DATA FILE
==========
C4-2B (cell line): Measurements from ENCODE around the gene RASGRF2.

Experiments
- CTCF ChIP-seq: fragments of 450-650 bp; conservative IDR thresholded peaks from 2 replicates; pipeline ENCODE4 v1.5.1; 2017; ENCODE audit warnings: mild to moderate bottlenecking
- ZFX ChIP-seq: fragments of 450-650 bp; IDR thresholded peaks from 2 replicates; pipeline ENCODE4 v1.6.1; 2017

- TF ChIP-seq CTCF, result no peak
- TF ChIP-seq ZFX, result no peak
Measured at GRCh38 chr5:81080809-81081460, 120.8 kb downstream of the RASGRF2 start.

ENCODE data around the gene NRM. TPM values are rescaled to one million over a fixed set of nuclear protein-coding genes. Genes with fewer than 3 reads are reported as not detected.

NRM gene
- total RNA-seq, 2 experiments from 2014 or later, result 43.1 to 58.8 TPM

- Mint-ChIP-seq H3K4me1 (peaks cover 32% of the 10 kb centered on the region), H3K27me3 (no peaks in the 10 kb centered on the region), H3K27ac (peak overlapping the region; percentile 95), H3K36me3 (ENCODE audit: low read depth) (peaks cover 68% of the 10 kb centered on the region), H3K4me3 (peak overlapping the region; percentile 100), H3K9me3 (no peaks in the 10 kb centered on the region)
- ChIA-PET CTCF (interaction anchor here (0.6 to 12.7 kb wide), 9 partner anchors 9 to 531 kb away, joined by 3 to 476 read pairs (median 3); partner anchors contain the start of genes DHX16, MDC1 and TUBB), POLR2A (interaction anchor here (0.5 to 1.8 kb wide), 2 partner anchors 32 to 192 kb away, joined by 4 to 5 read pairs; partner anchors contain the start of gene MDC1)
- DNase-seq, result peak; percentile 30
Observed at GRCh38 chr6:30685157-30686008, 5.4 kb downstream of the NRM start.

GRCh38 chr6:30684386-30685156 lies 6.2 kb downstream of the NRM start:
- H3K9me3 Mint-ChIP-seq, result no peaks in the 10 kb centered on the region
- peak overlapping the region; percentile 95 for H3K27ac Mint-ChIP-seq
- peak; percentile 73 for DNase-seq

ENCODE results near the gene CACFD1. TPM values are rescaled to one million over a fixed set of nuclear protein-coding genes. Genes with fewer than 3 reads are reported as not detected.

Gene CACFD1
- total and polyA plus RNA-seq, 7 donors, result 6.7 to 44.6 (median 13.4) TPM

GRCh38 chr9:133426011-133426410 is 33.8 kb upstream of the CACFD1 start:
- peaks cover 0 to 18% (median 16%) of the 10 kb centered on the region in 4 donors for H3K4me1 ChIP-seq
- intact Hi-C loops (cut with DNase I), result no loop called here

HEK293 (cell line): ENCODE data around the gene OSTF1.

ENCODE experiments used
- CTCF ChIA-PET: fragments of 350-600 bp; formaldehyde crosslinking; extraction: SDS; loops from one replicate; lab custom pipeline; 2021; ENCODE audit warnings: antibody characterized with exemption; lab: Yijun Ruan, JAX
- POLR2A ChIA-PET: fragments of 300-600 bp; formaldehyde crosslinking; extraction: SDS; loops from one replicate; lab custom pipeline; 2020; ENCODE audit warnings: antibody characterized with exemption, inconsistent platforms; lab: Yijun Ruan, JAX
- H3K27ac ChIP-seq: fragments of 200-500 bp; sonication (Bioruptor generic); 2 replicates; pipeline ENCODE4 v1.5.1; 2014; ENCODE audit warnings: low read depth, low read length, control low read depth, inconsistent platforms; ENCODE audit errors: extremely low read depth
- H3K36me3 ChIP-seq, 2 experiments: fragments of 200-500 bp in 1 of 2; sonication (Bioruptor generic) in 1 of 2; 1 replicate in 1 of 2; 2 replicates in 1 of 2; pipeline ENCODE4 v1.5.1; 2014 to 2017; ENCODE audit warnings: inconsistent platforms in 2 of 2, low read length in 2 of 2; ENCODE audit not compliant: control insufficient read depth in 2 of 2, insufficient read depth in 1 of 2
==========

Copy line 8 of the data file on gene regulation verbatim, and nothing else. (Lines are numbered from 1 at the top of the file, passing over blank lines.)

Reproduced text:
ENCODE data around the gene NRM. TPM values are rescaled to one million over a fixed set of nuclear protein-coding genes. Genes with fewer than 3 reads are reported as not detected.